Born in Wheeling, West Virginia, John Alan Rose has been performing as pianist and composer since the age of 14. Acclaimed European pianist Andreas Haefliger once played from John’s sketchbook and was so taken with his music that he predicted his future as a composer/performer. In November of 2015, John performed his piano concerto with the Moravian Philharmonic in Olomouc, The Czech Republic, followed by a collaboration with the same orchestra and the talents of cellist JungWon Choi, violinist Simeon Simeonov, soprano Sing Rose, narrator Tyler Bunch, and conductor Miran Vaupotic on a major recording project of his four concerti (cello, piano, violin and voice) for release on the Navona Label. His music has also been performed by the Dubrovnik Philharmonic Orchestra, the St. Petersburg State Symphony Orchestra (Russia), and the Lugansk Philharmonic (Ukraine). Guitarist Diego Campagna selected John's solo guitar piece The Children Are Playing for inclusion on his new guitar CD, featuring the piece as well on his American tour. In addition to large-scale orchestral works, John has also composed a full-length opera, a major choral work, and many pieces for chamber ensemble and piano solo. At the age of eighteen he played the complete Chopin Etudes in concerts throughout Ohio and West Virginia. He has studied piano at Duquesne University, Indiana University, and Baldwin-Wallace University; teachers include David Allen Wehr, Robert Mayerovitch, Dina Khudaiberdieva, Karen Shaw, and Frederic Chiu. John resides with his family in Ohio and is a member of ASCAP.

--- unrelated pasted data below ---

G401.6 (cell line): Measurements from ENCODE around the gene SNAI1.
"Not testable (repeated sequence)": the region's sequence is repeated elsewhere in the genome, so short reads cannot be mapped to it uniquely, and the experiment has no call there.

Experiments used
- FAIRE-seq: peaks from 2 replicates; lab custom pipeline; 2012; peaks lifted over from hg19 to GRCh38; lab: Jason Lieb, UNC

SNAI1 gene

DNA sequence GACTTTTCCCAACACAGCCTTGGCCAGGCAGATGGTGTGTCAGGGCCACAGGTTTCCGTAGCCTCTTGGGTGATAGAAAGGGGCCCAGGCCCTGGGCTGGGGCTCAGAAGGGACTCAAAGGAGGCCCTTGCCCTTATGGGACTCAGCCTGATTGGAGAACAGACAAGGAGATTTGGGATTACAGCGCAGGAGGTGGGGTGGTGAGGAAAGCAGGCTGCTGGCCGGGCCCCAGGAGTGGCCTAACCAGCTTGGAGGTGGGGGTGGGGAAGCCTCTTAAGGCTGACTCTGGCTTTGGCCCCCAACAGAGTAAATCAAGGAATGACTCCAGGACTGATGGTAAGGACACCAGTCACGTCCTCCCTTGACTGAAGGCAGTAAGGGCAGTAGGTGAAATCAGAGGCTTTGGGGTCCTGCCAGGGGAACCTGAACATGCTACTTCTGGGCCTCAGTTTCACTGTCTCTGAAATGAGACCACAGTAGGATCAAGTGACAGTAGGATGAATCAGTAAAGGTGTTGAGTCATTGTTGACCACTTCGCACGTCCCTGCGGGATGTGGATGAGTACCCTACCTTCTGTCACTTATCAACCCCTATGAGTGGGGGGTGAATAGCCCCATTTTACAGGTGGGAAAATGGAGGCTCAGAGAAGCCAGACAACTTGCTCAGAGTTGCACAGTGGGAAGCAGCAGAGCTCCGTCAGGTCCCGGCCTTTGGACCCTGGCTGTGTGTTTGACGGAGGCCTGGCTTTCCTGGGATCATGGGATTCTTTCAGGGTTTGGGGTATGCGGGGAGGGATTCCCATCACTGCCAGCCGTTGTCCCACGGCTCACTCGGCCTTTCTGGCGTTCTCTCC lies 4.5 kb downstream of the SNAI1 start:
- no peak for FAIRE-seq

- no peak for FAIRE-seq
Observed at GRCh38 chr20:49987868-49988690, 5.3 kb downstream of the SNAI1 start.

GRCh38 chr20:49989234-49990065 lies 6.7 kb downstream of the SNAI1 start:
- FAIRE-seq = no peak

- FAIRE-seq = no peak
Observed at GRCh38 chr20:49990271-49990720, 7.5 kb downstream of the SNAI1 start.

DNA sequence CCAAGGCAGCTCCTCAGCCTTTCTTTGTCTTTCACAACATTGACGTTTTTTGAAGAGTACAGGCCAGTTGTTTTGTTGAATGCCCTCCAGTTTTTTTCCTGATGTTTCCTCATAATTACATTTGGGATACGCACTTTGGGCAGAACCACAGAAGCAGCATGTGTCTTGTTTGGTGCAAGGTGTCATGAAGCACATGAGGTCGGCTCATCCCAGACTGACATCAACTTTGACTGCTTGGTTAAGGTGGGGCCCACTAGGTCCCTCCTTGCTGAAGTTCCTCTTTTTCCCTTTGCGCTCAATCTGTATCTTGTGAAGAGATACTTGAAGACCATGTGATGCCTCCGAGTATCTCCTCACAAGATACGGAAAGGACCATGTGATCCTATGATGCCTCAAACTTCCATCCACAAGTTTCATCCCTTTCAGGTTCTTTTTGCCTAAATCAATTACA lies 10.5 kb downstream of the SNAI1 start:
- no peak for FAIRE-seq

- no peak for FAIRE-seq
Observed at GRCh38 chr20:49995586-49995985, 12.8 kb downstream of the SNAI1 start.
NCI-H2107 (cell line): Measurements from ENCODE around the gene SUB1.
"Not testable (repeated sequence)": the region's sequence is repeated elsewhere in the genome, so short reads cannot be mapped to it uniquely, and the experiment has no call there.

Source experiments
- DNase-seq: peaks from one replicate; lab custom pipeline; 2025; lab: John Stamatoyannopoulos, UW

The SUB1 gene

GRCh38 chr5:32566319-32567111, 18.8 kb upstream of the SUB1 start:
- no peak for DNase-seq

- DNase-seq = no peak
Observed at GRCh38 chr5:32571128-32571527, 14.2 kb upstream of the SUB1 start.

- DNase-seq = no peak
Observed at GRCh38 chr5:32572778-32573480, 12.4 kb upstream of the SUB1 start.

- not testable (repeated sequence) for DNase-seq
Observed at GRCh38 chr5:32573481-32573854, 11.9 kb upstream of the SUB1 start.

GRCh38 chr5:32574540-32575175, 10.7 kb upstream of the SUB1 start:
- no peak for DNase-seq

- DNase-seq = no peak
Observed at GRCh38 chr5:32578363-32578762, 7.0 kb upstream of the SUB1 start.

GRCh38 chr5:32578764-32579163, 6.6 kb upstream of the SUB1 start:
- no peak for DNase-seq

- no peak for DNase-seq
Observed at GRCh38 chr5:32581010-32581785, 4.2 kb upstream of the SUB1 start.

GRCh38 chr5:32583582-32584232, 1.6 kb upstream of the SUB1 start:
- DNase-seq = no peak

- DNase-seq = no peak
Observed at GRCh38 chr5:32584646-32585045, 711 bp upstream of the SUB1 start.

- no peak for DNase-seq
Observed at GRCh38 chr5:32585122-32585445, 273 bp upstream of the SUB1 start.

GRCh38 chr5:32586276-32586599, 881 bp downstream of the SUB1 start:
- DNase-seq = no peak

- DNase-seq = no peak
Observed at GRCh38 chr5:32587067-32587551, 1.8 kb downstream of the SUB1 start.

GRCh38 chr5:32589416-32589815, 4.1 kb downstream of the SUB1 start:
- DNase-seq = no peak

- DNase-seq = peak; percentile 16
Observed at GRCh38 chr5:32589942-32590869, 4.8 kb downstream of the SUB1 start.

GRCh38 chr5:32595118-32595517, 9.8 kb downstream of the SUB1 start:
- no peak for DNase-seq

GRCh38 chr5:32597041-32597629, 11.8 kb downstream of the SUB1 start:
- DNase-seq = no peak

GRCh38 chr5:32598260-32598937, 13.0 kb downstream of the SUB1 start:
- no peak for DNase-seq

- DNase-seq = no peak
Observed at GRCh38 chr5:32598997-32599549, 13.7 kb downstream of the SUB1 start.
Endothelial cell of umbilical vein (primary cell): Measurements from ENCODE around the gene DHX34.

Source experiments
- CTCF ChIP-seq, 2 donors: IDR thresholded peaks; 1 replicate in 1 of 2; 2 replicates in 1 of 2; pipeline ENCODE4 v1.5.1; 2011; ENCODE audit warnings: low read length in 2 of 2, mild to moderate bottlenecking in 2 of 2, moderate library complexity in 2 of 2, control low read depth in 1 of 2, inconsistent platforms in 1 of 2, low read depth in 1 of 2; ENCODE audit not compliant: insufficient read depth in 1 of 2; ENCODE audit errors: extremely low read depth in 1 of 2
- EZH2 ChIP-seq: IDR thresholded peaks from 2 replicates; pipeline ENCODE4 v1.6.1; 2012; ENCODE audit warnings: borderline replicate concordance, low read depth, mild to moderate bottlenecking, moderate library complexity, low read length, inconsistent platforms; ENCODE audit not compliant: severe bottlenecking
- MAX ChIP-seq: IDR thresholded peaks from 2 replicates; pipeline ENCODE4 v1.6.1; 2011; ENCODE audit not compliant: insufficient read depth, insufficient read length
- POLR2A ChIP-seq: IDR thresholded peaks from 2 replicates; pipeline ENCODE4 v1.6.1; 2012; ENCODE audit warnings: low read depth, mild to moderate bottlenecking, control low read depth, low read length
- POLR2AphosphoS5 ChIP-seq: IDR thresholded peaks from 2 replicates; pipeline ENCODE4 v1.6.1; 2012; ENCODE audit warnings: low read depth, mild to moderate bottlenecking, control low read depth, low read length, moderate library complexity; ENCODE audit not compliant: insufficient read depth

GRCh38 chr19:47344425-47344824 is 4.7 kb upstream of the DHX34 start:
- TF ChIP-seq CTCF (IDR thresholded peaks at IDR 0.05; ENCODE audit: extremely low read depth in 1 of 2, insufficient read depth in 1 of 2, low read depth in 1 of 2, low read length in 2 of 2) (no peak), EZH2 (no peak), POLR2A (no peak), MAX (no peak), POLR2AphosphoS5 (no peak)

American art song composer Juliana Hall (b. 1958) is a prolific and highly-regarded composer of vocal music whose songs have been described as "brilliant" (Washington Post), "beguiling" (Times of London), and "the most genuinely moving music of the afternoon" (Boston Globe). Among her more than 50 song cycles and works of vocal chamber music are pieces for renowned countertenor Brian Asawa and star soprano Dawn Upshaw. SongFest awarded Hall its 2017 Sorel Commission, and she was invited to be Guest Composer for the 2018 Fall Island Vocal Arts Seminar by artistic director and acclaimed mezzo soprano Stephanie Blythe, for whom Hall has also composed songs. Hall graduated from the Yale School of Music in 1987 (studying with Martin Bresnick, Leon Kirchner, and Frederic Rzewski) and completed her studies in Minnesota with Dominick Argento. Since receiving a Guggenheim Fellowship in 1989 her music has been heard in 29 countries on six continents at venues including Carnegie Hall's Weill Recital Hall, the Library of Congress, and Wigmore Hall as well as in concerts at the London Festival of American Music, the Ojai Music Festival, and the Tanglewood Music Center. Her music has been recorded on the Albany, MSR Classics, and Vienna Modern Masters labels and broadcast on the BBC and NPR radio networks. Her art songs and vocal chamber music are published by E. C. Schirmer and Boosey & Hawkes.